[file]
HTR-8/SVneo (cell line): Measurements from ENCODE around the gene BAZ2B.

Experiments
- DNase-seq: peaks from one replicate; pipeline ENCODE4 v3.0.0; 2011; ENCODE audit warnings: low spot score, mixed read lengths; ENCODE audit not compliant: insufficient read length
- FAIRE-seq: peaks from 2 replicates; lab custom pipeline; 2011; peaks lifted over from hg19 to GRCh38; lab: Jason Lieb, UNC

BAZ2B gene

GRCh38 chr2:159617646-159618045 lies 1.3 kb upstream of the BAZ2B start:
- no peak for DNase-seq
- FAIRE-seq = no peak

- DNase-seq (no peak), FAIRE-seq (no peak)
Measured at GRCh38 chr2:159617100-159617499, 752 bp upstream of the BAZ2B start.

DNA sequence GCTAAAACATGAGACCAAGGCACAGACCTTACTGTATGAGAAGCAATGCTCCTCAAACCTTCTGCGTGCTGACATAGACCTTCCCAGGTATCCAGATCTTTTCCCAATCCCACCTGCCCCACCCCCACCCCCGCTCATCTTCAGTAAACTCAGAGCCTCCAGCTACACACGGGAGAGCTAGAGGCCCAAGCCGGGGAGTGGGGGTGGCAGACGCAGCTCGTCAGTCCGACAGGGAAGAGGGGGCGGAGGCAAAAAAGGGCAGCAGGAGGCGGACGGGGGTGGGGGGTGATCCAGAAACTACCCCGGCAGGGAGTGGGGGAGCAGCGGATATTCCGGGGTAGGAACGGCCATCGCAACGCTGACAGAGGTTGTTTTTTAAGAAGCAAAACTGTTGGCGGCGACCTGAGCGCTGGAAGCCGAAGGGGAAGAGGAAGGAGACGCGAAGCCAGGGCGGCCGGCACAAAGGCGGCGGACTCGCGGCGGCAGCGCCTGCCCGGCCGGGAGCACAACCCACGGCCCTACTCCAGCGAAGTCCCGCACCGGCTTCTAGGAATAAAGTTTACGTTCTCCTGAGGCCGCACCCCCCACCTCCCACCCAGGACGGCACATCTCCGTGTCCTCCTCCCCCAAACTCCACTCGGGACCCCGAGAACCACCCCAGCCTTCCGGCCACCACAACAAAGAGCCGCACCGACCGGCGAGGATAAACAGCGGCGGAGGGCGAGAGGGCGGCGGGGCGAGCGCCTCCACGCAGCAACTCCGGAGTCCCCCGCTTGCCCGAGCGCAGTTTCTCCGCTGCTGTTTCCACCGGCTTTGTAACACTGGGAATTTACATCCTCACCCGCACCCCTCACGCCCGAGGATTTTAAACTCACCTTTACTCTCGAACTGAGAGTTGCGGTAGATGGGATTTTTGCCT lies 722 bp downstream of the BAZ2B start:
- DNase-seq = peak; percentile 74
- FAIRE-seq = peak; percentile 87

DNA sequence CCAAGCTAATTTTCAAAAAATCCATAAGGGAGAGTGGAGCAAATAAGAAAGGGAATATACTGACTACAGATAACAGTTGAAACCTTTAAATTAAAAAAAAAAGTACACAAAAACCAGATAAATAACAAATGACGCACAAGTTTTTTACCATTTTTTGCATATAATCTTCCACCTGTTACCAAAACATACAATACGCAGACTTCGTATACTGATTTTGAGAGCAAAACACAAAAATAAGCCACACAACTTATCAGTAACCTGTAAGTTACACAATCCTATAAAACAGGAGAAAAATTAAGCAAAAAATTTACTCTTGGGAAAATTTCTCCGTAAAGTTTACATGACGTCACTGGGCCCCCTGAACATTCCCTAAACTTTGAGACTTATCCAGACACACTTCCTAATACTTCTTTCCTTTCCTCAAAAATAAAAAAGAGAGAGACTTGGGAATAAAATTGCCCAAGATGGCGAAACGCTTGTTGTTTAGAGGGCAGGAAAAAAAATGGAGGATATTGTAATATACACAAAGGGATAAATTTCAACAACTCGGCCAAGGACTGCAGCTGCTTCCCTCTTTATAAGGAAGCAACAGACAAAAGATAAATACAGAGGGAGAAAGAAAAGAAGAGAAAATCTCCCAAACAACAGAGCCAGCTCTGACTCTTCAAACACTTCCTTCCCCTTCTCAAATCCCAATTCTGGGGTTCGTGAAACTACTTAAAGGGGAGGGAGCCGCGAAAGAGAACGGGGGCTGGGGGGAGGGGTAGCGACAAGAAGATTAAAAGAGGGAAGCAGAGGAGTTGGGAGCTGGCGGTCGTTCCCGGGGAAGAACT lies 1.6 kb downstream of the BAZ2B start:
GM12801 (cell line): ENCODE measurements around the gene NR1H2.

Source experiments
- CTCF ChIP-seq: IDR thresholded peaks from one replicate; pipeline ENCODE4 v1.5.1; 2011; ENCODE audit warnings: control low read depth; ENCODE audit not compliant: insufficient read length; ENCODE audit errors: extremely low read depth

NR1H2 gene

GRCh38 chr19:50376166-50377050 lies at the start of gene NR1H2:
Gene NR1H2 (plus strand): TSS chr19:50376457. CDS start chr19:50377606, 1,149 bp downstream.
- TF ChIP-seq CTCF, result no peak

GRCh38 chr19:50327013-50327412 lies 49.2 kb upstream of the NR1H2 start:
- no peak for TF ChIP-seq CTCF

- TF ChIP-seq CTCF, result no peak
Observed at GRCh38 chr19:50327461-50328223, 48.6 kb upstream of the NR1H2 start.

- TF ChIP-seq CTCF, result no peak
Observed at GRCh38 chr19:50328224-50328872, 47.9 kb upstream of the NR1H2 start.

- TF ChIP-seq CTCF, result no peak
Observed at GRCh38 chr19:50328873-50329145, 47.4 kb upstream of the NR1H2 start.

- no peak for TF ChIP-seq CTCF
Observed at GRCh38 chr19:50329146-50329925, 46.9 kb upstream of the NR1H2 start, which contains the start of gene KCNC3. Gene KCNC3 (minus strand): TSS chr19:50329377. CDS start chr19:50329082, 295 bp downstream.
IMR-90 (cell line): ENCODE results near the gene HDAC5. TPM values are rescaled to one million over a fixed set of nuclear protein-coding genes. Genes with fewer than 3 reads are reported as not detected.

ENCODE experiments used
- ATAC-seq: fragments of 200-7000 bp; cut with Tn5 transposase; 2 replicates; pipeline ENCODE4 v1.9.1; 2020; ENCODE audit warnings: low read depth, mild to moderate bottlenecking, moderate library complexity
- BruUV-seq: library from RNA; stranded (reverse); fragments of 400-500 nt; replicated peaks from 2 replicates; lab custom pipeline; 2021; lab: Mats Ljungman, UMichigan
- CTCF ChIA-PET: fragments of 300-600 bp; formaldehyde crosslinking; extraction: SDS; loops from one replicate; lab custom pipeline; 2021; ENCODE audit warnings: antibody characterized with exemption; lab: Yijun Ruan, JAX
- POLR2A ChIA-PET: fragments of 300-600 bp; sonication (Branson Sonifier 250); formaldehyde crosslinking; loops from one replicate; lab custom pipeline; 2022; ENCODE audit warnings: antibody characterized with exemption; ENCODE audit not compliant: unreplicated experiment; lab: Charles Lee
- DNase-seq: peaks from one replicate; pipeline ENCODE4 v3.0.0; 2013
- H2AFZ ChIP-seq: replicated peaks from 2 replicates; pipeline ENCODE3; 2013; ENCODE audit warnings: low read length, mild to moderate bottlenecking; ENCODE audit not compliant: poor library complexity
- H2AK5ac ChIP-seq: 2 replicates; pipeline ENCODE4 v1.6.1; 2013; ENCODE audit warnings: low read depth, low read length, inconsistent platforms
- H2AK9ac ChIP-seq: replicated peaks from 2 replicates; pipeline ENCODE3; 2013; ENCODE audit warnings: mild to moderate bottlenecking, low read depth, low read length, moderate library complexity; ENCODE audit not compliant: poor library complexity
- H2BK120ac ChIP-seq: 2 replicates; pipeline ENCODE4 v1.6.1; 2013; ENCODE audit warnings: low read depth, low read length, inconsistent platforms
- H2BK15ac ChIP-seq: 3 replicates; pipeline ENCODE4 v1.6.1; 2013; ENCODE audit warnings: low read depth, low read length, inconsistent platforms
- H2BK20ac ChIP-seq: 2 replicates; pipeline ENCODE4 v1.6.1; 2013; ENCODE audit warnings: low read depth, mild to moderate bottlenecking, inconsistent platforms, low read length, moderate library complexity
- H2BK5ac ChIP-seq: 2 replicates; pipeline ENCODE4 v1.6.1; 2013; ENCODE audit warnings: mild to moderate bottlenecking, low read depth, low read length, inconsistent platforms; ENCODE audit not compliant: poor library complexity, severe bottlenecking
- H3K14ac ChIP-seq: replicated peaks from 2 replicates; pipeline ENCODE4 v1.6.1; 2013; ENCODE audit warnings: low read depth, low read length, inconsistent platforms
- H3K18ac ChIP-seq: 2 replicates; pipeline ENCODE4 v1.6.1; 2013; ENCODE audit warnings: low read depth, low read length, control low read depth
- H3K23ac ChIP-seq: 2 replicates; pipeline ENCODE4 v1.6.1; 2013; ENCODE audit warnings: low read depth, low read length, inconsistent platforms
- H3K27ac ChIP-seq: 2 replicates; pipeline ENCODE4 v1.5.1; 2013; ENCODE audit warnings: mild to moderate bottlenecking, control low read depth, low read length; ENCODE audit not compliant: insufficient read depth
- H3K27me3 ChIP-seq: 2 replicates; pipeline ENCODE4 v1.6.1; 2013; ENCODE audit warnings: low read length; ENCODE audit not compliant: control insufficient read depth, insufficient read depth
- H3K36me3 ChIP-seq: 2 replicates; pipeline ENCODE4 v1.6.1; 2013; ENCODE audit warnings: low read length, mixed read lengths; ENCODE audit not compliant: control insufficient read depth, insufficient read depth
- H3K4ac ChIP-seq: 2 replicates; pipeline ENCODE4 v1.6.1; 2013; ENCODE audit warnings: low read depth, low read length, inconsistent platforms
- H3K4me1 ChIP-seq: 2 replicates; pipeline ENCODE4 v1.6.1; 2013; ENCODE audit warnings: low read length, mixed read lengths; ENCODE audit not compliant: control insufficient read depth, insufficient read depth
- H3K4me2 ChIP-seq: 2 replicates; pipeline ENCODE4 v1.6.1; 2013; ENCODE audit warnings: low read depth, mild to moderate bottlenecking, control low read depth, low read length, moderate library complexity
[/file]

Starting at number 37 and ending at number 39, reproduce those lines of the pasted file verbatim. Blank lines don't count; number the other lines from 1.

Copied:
- POLR2A ChIA-PET: fragments of 300-600 bp; sonication (Branson Sonifier 250); formaldehyde crosslinking; loops from one replicate; lab custom pipeline; 2022; ENCODE audit warnings: antibody characterized with exemption; ENCODE audit not compliant: unreplicated experiment; lab: Charles Lee
- DNase-seq: peaks from one replicate; pipeline ENCODE4 v3.0.0; 2013
- H2AFZ ChIP-seq: replicated peaks from 2 replicates; pipeline ENCODE3; 2013; ENCODE audit warnings: low read length, mild to moderate bottlenecking; ENCODE audit not compliant: poor library complexity